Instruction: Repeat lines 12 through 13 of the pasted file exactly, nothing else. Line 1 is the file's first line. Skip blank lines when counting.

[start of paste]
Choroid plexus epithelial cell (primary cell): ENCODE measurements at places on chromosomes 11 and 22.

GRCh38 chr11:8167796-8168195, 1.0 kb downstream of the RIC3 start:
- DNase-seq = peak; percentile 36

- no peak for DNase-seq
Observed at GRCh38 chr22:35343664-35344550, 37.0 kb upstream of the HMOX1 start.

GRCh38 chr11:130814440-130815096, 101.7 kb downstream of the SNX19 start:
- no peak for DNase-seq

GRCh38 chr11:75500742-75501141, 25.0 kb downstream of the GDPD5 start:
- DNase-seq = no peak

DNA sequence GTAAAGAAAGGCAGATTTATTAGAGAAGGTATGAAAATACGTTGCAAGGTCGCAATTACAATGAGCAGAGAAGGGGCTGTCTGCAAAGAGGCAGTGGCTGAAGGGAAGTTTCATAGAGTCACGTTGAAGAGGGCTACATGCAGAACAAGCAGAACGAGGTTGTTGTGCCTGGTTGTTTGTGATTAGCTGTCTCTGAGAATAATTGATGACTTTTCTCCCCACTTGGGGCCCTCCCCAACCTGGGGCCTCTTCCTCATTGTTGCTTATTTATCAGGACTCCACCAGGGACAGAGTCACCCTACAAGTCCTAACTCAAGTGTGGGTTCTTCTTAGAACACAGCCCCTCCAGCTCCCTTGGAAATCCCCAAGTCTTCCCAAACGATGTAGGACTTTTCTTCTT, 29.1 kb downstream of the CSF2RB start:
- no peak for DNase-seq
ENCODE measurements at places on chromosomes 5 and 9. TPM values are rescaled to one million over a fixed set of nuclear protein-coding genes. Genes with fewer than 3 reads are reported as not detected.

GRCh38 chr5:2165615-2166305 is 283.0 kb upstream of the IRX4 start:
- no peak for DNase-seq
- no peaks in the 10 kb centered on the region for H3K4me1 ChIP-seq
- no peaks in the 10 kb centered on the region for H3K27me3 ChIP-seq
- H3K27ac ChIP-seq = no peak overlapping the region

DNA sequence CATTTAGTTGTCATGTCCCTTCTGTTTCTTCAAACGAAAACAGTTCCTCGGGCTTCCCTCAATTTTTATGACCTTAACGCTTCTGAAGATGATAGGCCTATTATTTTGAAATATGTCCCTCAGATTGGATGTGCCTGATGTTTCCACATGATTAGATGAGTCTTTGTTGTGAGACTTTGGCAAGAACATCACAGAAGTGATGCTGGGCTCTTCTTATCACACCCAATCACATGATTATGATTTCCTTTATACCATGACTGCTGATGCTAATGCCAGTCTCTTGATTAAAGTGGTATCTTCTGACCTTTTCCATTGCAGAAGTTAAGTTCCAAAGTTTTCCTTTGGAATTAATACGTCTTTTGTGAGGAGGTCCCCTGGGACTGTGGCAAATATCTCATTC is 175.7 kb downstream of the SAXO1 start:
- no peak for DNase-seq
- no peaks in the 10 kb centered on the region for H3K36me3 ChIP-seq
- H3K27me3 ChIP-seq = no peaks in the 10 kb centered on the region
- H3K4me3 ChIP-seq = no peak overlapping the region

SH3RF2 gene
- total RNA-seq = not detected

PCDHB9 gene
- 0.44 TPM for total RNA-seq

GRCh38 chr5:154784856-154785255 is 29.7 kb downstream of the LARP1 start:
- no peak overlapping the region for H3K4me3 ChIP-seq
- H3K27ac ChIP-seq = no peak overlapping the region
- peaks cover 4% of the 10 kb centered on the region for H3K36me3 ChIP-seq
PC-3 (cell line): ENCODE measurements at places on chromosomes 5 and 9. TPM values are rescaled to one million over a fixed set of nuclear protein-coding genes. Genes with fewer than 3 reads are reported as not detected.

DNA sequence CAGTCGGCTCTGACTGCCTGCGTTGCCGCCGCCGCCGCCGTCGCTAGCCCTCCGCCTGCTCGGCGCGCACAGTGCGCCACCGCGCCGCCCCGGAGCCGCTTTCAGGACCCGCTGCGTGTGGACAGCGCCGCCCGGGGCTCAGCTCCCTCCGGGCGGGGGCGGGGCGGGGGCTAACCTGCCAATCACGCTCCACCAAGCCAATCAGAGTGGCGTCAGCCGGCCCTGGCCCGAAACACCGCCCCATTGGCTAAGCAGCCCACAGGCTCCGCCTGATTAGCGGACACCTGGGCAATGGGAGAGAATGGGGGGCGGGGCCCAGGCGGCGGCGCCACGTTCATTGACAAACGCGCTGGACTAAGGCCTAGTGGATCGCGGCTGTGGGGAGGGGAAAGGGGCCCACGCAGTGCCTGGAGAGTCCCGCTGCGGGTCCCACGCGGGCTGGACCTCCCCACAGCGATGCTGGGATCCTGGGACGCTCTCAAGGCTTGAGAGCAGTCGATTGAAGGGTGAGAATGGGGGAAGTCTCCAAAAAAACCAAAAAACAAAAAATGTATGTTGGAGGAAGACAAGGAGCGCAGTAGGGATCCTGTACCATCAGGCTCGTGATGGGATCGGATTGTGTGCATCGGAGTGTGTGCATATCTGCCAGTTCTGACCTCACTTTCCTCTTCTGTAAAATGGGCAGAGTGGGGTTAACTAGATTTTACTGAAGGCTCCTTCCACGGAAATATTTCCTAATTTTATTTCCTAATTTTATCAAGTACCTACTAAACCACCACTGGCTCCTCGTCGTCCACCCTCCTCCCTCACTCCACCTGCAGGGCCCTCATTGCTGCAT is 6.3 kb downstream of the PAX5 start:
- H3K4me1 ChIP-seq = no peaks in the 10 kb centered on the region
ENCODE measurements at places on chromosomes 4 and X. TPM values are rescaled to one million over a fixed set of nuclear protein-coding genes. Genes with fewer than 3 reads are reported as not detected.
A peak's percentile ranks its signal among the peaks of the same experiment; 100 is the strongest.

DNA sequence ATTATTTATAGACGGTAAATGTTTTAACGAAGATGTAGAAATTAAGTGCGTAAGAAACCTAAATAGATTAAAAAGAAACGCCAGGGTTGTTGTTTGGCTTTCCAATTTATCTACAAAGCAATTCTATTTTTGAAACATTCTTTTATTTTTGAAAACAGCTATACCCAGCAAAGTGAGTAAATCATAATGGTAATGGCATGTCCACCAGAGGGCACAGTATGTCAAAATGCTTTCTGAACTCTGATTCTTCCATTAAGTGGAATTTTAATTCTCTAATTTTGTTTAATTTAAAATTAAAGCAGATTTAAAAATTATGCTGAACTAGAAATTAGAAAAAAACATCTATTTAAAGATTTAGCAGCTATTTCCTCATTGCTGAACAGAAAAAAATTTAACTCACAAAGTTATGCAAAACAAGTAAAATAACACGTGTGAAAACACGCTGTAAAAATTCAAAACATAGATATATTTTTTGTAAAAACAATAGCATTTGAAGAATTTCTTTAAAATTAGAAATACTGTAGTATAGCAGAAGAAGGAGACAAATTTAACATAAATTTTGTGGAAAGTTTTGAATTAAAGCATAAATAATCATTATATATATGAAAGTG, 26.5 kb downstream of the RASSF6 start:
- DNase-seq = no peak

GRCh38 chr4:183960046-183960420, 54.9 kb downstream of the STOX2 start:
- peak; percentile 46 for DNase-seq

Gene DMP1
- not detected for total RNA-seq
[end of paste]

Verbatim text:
ENCODE measurements at places on chromosomes 5 and 9. TPM values are rescaled to one million over a fixed set of nuclear protein-coding genes. Genes with fewer than 3 reads are reported as not detected.

GRCh38 chr5:2165615-2166305 is 283.0 kb upstream of the IRX4 start: